Like everyone, I was shocked and saddened to hear about the bomb attacks in London today. I send my condolences to anyone personally affected by today's violence. Naturally, there was a lot of coverage of the attacks on NPR and the BBC today, the two news sources on Public Radio that I listen to while commuting to Bloomington. In all the coverage, there were many clips of the statements by George Bush and Tony Blair from the G8 conference. These statements had me thinking about the proper way to treat or talk about an enemy.
On one hand, we as a society do not want to condone such acts of violence. We don't want any groups to think that committing terrorism will help them, otherwise groups may be encouraged to act violently to advance their cause. Therefore the acts should be strongly condemned, which usually involves condemning the terrorist groups.
On the other hand, these terrorist groups consist of people, not monsters. They are desperate and misguided, but it seems to me that most such groups are trying improve their world, not destroy it. (I admit that I could be quite naive about this, and welcome any corrections.) The best way to stop people from acting out of desparation is to give them another means of affecting change. This means communicating with these people, and they won't want to talk to governments that characterize them as inhuman: monsters, killers, no moral values, etc.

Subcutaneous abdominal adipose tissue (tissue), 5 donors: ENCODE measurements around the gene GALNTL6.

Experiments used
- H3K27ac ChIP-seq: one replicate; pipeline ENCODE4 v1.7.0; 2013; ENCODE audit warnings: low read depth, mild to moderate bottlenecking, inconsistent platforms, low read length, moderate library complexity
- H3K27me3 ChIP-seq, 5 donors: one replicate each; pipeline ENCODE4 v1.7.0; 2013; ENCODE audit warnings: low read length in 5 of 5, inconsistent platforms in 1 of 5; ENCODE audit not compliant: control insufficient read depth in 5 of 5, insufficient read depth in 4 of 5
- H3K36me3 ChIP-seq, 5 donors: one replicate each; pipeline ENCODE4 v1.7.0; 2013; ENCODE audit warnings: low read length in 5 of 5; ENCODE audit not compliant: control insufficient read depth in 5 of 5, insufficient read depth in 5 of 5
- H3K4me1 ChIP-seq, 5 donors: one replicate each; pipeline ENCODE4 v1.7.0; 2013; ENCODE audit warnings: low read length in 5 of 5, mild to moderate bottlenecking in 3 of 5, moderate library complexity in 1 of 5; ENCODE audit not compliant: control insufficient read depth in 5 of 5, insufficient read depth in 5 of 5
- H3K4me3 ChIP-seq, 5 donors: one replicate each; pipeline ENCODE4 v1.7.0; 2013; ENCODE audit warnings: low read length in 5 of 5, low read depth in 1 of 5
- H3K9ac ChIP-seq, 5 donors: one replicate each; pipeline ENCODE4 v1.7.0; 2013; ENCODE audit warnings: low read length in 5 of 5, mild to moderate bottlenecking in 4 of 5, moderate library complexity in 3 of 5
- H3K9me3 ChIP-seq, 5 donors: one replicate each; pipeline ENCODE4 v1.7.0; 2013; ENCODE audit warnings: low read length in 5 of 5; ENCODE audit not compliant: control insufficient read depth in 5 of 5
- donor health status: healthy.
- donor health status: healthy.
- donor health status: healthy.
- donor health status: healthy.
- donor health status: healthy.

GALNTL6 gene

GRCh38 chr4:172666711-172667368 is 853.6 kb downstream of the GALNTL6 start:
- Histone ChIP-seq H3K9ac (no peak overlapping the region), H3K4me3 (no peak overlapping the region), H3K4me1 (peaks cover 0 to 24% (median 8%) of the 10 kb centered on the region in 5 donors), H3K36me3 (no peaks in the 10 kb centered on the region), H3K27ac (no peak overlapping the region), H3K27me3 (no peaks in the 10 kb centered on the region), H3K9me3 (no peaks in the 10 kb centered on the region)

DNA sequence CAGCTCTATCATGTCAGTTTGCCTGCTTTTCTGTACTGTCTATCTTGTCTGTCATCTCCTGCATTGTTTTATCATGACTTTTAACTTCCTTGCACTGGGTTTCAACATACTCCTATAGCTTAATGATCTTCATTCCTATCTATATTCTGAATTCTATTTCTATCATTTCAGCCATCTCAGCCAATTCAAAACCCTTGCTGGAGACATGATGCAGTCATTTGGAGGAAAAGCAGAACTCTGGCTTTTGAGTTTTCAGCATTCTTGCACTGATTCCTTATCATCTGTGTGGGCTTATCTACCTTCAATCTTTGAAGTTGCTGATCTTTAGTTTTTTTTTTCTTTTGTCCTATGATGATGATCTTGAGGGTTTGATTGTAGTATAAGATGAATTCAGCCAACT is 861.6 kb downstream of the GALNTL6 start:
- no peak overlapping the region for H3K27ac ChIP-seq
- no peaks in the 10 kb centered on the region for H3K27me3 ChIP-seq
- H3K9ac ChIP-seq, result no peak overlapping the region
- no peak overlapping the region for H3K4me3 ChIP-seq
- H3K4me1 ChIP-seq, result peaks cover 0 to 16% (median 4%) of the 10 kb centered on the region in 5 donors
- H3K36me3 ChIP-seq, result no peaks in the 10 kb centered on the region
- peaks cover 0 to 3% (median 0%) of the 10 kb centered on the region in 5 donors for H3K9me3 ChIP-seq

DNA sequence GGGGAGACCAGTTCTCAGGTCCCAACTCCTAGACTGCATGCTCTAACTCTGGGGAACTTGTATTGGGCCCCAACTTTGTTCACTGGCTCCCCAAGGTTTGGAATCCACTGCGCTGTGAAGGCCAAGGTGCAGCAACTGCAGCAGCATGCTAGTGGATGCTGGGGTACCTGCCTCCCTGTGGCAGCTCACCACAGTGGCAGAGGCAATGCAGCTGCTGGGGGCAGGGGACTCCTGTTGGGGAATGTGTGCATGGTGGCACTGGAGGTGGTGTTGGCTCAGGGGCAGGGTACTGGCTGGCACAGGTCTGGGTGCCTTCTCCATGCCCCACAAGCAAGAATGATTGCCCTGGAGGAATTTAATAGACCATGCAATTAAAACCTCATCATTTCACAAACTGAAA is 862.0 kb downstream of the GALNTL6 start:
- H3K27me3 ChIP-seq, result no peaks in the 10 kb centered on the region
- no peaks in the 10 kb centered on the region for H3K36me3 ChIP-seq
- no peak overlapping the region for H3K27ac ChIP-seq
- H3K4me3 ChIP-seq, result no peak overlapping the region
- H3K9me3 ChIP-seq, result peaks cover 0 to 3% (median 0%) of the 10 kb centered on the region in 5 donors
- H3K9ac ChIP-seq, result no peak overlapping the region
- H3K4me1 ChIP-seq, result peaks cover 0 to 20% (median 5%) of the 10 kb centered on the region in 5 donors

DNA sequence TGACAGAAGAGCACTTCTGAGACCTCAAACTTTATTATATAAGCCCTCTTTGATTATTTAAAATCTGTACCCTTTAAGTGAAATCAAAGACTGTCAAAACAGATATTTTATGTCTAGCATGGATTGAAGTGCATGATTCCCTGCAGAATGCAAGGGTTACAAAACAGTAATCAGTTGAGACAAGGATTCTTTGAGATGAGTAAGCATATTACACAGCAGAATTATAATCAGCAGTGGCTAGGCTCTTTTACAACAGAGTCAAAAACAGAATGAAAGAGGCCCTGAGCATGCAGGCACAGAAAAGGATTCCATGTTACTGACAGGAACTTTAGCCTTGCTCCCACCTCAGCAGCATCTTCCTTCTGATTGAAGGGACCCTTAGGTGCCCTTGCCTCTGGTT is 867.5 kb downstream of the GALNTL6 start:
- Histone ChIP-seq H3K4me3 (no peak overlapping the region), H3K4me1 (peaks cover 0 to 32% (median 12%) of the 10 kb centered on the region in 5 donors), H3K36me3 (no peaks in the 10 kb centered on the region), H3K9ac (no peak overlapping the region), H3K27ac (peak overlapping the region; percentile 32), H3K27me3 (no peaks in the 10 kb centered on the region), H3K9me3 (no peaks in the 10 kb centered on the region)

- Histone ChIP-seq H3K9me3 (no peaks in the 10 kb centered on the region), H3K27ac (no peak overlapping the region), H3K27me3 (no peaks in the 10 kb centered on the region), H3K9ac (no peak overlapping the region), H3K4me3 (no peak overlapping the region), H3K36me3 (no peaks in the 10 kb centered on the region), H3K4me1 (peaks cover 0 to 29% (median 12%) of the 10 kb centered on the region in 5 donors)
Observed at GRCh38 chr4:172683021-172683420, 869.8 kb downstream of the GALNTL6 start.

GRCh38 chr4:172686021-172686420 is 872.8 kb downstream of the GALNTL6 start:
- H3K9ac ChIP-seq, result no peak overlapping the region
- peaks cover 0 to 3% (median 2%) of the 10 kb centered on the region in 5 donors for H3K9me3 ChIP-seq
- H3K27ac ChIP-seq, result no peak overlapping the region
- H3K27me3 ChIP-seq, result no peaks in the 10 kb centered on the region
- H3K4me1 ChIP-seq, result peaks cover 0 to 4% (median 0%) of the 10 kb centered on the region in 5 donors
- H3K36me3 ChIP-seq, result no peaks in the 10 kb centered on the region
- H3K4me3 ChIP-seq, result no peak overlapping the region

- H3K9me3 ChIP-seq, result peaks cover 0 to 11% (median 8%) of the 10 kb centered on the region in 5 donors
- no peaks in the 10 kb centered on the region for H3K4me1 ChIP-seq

Perhaps the Christian ideal of "hating the sin, loving the sinner" should be used when talking about terrorist acts. Condemn the acts, and make clear that those involved will be arrested and charged. But also acknowledge that the terrorists were desparate because of A, B, and C. Maybe nothing can be done about A, B, and C, but it is more truthful than saying that the terrorists only want to "spread an ideology of hate."
Of course, the danger is that acknowledging the terrorists' complaints may be exactly what the terrorists wanted to achieve, so their terrorist acts would be rewarded, encouraging further terrorism. How can we break the cycle of violence, and keep from treating the terrorists as things, rather than people?
Update: John McGowan writes about this much more completely and cogently than I can, over at Michael Bérubé's blog.